Collapse of the West Antarctic ice sheet is 'unavoidable,' study finds

Antarctica, Petermann Island, Icicles hang from melting iceberg near Lemaire Channel.
Icicles hang from a melting iceberg on Petermann Island in Antarctica. (Image credit: Paul Souders via Getty Images)

The rate at which the West Antarctic ice sheet is melting will accelerate over the coming decades and is now an "unavoidable" consequence of climate change, a new study finds.

Even if countries manage to cap greenhouse gas emissions and limit global temperature rise to 1.5 degrees Celsius (2.7 degrees Fahrenheit) above preindustrial levels — the target adopted by world leaders in the landmark 2015 Paris Agreement — melting will increase three times faster over the rest of the 21st century than it did during the 20th century.

"It looks like we've lost control of melting of the West Antarctic ice sheet," study lead author Kaitlin Naughten, a researcher at the British Antarctic Survey who specializes in ocean and ice modeling, said in a statement. "If we wanted to preserve it in its historical state, we would have needed action on climate change decades ago."

Enough water is locked up in the West Antarctic ice sheet to trigger up to 16.4 feet (5 meters) of sea level rise, according to the statement. Currently, the biggest contribution to sea level rise from this region appears to come from floating ice shelves in the Amundsen Sea, which are melting as a result of warmer temperatures in the Southern Ocean.

Related: 'Ghost' of ancient river-carved landscape discovered beneath Antarctica

Naughten and her colleagues ran simulations on a supercomputer to predict how much of this melting could still be avoided by reducing greenhouse gas emissions. Taking into account climate events and variability, such as the global effects induced by El Niño, the researchers found little change in the rate of ice loss among four different scenarios outlined in the Paris Agreement.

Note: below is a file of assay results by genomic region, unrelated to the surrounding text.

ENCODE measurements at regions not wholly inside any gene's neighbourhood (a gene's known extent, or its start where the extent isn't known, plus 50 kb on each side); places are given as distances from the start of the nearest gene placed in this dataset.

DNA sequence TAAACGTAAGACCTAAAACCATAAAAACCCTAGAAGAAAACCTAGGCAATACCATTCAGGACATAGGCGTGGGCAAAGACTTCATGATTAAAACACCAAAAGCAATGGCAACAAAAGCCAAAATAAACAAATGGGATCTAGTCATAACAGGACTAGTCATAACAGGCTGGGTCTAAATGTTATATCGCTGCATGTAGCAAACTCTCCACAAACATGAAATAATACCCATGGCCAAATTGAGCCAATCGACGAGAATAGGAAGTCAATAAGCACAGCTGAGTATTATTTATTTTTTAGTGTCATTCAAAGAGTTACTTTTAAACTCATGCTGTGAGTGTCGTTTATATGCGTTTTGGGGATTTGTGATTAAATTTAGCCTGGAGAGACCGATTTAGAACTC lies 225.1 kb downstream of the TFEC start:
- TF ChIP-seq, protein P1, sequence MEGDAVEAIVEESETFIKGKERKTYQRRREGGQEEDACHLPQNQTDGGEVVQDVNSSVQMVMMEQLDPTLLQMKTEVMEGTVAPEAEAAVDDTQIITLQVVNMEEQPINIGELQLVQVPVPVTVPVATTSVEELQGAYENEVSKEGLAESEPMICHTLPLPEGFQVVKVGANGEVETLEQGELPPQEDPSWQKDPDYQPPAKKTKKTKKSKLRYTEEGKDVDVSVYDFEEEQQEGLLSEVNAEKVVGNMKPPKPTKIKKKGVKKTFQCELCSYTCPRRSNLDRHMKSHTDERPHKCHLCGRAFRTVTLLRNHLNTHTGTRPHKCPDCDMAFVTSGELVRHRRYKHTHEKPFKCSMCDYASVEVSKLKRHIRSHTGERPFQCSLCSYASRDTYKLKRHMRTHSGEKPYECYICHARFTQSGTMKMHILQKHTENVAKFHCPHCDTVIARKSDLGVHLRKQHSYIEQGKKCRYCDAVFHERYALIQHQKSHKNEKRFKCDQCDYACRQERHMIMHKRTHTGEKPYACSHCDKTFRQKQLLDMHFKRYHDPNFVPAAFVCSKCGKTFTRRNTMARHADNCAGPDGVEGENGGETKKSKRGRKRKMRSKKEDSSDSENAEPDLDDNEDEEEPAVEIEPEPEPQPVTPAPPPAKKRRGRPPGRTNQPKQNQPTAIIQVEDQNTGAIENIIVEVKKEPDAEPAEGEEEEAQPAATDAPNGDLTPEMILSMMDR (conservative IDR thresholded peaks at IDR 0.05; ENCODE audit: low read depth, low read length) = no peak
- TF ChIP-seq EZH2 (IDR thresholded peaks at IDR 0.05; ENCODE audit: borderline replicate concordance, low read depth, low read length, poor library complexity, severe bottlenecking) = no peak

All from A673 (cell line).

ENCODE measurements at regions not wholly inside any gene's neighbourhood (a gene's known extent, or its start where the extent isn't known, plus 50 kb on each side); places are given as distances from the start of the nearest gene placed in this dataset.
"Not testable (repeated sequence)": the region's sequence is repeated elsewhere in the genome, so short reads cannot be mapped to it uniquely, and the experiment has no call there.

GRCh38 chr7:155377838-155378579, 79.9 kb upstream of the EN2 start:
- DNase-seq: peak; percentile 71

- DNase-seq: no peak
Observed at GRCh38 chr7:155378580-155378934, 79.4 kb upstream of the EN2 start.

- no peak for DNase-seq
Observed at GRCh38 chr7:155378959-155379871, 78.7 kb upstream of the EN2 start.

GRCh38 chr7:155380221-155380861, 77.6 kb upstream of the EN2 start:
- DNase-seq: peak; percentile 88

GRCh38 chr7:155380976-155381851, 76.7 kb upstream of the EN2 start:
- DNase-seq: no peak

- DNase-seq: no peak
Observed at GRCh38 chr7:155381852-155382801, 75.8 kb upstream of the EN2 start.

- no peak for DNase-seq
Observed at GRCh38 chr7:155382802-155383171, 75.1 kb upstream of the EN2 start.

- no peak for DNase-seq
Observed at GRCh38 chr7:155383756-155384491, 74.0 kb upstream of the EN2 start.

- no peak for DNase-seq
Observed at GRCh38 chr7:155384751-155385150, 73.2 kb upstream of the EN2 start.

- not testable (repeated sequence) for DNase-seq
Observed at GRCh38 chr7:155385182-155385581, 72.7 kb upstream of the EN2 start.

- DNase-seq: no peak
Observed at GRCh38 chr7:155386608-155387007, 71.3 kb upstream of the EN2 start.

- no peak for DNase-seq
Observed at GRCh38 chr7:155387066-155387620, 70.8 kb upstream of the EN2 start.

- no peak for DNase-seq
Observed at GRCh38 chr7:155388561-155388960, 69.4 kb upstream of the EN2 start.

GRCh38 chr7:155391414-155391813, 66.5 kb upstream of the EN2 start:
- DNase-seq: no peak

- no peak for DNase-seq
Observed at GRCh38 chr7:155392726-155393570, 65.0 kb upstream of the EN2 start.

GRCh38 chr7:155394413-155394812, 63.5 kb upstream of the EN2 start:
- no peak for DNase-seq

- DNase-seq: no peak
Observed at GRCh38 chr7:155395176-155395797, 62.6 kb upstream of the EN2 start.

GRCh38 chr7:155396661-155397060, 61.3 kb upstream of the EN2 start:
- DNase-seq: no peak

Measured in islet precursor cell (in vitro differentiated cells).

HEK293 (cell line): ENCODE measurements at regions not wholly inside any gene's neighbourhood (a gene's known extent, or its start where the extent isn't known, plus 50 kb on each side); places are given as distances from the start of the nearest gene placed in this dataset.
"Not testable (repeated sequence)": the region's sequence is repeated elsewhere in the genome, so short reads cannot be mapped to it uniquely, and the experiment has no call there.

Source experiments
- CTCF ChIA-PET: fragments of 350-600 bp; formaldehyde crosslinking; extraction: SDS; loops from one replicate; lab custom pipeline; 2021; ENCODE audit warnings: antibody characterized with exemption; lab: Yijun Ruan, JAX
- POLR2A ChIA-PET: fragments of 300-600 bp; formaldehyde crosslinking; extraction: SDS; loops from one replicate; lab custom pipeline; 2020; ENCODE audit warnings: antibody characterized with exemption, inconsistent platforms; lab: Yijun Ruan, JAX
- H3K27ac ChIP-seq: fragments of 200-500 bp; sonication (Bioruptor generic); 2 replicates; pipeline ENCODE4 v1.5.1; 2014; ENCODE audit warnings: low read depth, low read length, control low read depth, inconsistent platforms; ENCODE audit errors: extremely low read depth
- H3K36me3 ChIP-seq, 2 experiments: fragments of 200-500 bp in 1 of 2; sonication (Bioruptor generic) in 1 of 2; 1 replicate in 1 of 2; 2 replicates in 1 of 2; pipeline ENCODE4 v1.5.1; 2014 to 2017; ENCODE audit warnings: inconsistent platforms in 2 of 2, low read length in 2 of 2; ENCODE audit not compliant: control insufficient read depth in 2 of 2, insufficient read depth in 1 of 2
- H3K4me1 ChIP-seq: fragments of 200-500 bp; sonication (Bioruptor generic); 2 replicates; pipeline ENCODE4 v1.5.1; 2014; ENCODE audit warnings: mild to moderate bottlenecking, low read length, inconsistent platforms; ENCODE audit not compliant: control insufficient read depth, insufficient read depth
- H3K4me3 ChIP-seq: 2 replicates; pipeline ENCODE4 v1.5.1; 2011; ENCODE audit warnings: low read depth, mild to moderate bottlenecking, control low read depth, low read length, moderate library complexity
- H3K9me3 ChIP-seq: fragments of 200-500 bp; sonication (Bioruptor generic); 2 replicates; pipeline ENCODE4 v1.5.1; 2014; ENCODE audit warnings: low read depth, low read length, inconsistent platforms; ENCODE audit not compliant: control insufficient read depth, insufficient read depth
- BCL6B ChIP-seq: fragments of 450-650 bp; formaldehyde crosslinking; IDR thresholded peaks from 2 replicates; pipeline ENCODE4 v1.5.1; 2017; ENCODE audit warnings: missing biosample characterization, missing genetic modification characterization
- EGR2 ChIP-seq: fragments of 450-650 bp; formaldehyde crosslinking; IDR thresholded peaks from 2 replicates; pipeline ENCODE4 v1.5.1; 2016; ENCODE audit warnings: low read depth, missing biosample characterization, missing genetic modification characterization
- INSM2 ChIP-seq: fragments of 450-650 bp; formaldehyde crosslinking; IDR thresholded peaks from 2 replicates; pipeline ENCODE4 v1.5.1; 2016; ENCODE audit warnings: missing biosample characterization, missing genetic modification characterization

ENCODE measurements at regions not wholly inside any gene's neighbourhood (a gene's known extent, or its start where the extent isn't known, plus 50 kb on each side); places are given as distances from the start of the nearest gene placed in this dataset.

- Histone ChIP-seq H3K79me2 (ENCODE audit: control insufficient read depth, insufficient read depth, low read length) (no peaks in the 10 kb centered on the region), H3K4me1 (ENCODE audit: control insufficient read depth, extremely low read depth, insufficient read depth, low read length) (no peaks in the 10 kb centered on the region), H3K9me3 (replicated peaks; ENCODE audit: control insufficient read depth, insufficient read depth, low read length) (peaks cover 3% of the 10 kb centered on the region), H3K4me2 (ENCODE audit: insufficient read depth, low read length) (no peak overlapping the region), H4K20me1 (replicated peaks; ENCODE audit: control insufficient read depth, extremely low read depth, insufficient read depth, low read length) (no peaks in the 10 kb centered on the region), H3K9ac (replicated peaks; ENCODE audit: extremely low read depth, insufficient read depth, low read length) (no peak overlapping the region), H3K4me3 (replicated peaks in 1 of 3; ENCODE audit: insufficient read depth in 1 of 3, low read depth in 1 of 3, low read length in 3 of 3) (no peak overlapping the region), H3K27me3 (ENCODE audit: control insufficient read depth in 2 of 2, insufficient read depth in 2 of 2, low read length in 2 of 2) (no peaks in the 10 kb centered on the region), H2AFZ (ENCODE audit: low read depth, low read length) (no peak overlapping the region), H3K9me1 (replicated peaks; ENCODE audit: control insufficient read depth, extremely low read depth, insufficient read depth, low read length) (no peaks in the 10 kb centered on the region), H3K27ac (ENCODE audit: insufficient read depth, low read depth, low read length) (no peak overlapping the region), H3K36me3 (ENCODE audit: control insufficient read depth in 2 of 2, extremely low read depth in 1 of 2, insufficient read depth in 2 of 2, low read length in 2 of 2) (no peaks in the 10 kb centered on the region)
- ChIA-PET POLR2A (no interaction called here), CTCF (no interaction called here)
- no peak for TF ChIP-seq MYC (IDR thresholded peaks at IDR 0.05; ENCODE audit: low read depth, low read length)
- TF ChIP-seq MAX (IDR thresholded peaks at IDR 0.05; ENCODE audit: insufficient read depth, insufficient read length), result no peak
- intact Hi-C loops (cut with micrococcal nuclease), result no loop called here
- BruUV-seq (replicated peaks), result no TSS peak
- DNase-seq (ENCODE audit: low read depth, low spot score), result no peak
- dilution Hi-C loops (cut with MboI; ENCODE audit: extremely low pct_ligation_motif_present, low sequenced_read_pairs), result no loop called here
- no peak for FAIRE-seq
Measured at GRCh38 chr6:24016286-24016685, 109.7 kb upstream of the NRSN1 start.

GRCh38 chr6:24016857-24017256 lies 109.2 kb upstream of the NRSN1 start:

The three scenarios predicting the lowest rise in mean global temperature — 1.5 C above preindustrial levels, 2 C (3.6 F) above preindustrial levels, and between 2 and 3 C (2.6 and 5.4 F) above preindustrial levels — had nearly identical effects on the rate of melting in the Amundsen Sea, according to the statement.

The scenario foreseeing the highest rise in mean global temperature — which is deemed unlikely to occur, but would lead to 4.3 C (7.7 F) above preindustrial levels — diverged from the lower three, but only after 2045, when it projected more ice melting than the other scenarios. Until then, estimated melting was comparable for the four scenarios, according to the study, published Monday (Oct. 23) in the journal Nature Climate Change.

The findings are bleak, but predicting the consequences of climate change may help us prepare for them. "The bright side is that by recognizing this situation in advance, the world will have more time to adapt to the sea level rise that's coming," Naughten said.

Our actions to limit greenhouse gas emissions may not come in time to prevent "the collapse of the West Antarctic ice sheet," according to the study, but slowing the rate of sea level rise is still a vital pursuit.

"We must not stop working to reduce our dependence on fossil fuels," Naughten said. "The slower the sea level changes, the easier it will be for governments and society to adapt to, even if it can't be stopped."

Sascha Pare
Trainee staff writer

Sascha is a U.K.-based trainee staff writer at Live Science. She holds a bachelor’s degree in biology from the University of Southampton in England and a master’s degree in science communication from Imperial College London. Her work has appeared in The Guardian and the health website Zoe. Besides writing, she enjoys playing tennis, bread-making and browsing second-hand shops for hidden gems.